But my biggest adjustment to the video is adding the Laugh-Track over the cartoons themselves.  It is a heavy-handed reminder that the controversy is about CARTOONS, but why is there no humor?  Was there ever any humor?  After doing these tweaks I begin to see my strong editorial techniques emerging from most every segment.  This is my statement now about trying to encapsulate the DCI using the media components available.  I take full responsibility.

I add one more audio clip: two guitar strums over the German man saying “Radical Muslims” to overtly emphasize that this is a construction, to emphasize that this is interpretation; that this is my perspective of the tones in this debate regardless of any accuracies or inaccuracies.  But is it good?  Is it worthy?  Does it educate?  Does it tell a story?  Whose story, really?  What will I do with this thing now?  I watch the video many times in a row.  It is done.  Whether I like it or not, it is done to me.  I go back to sleep. 

Again I dream, because I always do.  My brain asks, “Where is the positive, Holland?”  Do I simply want to be another “news service”?  Am I simply adding another piece of visual crap onto the same editorial pile?  Or, am I trying to say something?  What will viewers think about this video?  What if there was a HAPPY ending?  What is a happy ending to something like this?  What would a DCI happy ending look like?  I get out of bed and turn the computer back on.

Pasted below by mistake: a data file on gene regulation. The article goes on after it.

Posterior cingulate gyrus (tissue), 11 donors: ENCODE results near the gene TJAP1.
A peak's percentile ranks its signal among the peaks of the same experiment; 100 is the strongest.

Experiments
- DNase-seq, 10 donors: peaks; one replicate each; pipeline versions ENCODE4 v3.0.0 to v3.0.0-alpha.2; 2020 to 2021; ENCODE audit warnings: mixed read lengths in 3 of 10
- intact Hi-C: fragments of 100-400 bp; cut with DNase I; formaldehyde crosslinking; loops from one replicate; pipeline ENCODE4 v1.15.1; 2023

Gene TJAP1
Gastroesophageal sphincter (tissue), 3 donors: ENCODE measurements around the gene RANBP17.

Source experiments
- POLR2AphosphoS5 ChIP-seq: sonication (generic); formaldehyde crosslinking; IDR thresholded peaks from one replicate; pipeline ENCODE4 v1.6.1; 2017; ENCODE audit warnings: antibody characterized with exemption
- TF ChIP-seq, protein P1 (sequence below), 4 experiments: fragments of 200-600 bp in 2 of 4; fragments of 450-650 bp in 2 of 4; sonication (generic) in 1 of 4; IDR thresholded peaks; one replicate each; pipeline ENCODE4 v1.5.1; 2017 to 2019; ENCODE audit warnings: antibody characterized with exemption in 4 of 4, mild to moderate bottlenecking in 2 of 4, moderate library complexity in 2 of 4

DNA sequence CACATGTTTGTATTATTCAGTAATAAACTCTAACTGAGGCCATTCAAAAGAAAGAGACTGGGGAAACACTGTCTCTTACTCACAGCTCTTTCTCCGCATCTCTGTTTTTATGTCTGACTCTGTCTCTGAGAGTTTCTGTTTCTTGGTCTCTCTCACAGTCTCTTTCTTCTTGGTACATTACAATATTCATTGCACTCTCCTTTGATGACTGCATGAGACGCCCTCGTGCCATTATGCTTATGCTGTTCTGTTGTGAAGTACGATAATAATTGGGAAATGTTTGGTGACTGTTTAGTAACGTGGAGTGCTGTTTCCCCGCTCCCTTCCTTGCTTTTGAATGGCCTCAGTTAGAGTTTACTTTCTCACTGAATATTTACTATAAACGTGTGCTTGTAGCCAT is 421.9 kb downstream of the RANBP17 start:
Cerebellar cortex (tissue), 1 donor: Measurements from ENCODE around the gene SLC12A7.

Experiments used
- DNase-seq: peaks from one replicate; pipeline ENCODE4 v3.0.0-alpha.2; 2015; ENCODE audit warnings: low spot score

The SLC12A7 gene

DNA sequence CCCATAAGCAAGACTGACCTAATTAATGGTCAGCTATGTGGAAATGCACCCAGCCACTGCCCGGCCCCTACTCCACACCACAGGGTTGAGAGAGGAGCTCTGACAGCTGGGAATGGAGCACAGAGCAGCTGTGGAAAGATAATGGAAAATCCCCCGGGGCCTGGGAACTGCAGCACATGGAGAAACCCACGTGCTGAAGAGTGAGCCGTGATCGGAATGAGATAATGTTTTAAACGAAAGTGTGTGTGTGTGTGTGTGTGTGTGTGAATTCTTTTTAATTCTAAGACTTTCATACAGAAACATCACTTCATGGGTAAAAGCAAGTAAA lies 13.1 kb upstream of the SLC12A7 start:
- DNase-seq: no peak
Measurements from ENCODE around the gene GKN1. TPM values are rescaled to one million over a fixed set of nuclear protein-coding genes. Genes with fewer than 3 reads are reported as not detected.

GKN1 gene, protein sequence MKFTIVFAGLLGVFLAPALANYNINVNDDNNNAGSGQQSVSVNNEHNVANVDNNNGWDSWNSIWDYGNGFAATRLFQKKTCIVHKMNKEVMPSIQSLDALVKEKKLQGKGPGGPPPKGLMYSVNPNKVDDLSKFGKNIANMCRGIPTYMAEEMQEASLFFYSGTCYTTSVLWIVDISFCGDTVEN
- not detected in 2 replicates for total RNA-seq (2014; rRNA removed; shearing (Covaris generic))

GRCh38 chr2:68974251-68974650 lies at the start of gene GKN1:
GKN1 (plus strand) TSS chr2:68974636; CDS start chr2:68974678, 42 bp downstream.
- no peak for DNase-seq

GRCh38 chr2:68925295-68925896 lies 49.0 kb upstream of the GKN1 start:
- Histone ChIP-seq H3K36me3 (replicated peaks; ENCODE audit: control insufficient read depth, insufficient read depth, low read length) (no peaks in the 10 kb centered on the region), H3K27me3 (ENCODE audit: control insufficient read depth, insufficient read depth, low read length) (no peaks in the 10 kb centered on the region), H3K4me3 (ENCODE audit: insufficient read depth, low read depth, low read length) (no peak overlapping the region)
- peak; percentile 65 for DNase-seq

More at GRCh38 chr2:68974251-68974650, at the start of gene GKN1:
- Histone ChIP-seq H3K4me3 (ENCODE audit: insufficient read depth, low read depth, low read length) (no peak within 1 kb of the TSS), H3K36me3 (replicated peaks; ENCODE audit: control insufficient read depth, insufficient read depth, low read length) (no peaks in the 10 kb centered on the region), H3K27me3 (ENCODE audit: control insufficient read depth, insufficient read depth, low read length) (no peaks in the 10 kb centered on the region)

I finalize a second (and disconnected) ending by grafting on a “feel-good” video clip.  Immediately I sense the powers of manipulation.  This new ending is about peace, love, and harmony.  Who is this new guy?  I don’t know or care, but it is changing the very premise of the video.  It is building something, not just summarizing the DCI.  This, too, is personally compelling.  I like these words.  I like his face.  I prefer this world.  Shall I keep it to create a NEW statement?  Shall I turn this experience into some kind of hopeful expression?  Which ending is better?  I think, deep inside me, I prefer the original ending.  It is harder, tougher, straightforward.  But is my video for me or for the viewer?  It’s no longer for Bart Beaty, that is for sure.  He isn’t even a part of this picture anymore.  I’ve forgotten him.  The video is about me….but then, I’m really tired too.

Part Three:

My next day’s class is 615: Research Methods.  We discuss the upcoming assignment - conduct an interview or focus group.  The angels sing again in my ears… another bridge to build.  I will devise a focus group to examine my video.  I can dove-tail both projects together, and maybe even tie that into some future thesis as well.  It all suddenly makes great sense to me.  However, I’ve never done a focus group… but I am convinced I can design that well, too.